What began in 1922 as a dream of the Elkhart Lake Men’s Association to transform picturesque farmland into a nine hole golf course grew into what would become the life’s work of thelocal Elkhart Lake Wiesefamily. Rachel’s grandfather, Carl J Wiese took over the glacially carved golfer’s paradise in 1955 and then eventually Rachel’s parents, Tom and Lynn Weise became next in line to run the establishment. Rachel is now at the helm of this family legacy along with her husband Todd and the help of their daughter Elizabeth. They also employ around 100 people in the summer and about half that in the winter. Today you can join the Weise’s in their commitment to generational recreation on the front nine holes, the back nine holes, and the driving range. And for those who don’t golf, I assure you the restaurant and bar will welcome you with open arms and is definitely worth stopping in.
Like many who grew up in Elkhart Lake, Rachel was steeped in the seasonal hospitality industry from a young age. Her family’s line of work allowed for a lot of play too, and play she did, with both her parents as well as her Grandmother Edna and Edna’s friends. Eventually she went on to compete on the boys’ golf team at Elkhart Lake-Glenbeulah High School where she was a member of the 1990 state championship team. “Playing during the boys’ season allowed me to also play volleyball which I really liked too.” She reminds me of the beauty in being from a small place and being able to try everything. Maybe this is one of the reasons she is able to juggle so many facets of the business with grace. She then eventually went on to compete at UW Madison.
These days she lives the dream of being a mother who plays rounds of golf with her daughter. Elizabeth is currently home for the summer helping out wherever she is needed at Quit Qui Oc. “She does it all. Kitchen, beverage cart, pro shop, you name it,” Rachel tells me. When the summer draws to a close, Elizabeth will be returning to Concordia University where she will take a page from her mother’s book and continue competing on the men’s golf team. “She still likes golf and she still likes us,” Rachel happily shares with me. “The magic of golf is the generational aspect. It’s a lifelong game and you don’t have to be at the same level as everyone else. You can truly play with anybody. Sometimes Elizabeth and I will go out and play only as many holes as we feel like that day.”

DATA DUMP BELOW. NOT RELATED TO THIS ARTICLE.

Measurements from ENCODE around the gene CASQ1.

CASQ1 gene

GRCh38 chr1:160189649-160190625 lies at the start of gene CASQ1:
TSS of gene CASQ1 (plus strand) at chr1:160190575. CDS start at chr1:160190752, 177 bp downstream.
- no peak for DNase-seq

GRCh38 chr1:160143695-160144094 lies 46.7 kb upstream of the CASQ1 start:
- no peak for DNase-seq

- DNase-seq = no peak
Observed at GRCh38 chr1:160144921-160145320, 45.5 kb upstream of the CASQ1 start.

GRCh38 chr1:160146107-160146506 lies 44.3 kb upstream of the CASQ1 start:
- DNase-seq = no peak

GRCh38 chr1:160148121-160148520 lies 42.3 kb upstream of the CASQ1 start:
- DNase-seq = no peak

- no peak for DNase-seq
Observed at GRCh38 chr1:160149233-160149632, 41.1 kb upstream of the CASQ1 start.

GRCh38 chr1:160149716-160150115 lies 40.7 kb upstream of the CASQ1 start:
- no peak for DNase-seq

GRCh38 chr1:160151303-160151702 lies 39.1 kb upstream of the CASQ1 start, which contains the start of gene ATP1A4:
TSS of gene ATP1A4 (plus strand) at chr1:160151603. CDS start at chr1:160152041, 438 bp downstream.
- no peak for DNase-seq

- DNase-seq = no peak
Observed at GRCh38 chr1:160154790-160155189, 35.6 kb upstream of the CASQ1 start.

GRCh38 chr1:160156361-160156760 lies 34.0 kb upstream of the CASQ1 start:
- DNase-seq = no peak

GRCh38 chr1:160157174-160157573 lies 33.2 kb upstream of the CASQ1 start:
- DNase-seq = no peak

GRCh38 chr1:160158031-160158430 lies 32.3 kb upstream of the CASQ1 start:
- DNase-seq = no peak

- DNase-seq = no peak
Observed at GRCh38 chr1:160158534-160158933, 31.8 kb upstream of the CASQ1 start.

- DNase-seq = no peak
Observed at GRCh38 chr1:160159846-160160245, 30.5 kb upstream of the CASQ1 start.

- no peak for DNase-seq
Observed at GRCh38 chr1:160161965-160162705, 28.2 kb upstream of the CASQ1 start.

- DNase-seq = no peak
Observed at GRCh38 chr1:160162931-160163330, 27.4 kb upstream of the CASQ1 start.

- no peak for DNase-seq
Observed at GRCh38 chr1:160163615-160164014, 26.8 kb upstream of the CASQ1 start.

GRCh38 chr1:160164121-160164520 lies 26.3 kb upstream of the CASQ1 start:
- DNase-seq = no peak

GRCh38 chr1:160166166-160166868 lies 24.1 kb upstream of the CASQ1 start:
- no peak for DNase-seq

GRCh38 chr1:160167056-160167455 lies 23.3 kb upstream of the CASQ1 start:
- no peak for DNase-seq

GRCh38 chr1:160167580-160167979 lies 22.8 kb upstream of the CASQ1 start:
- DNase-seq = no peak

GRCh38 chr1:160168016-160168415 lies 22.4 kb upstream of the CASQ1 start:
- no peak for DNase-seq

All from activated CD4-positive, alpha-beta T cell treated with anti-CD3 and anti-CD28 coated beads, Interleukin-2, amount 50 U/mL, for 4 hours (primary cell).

As I leave the building that has welcomed me and so many others all our lives, Rachel’s words about her family’s history in this village beside the lake continue to replay in my mind. Their mission statement is one of multigenerational work, but not without multigenerational play. This delicate balance is what allows her family’s heritage to continue on through hot summers and then keeps them warm through the colder months to come. Their heritage is a story of hardworking Wisconsin business ownership. It is also one of family leisure in a landscape that only a lucky few call home. “We do work a lot, it’s true, but we do it because we love it. We love this place. We love the game.”
Meet the Author
Kate Vollrath was born and raised in Elkhart Lake. After several years of working and adventuring in Anchorage, Alaska and a year studying in Italy, she has returned to her favorite freshwater shoreline. Wisconsin will always be home. The incredible local culture, extraordinary community, and summer Sundays on the water are what keep her rooted and returning no matter where life takes her.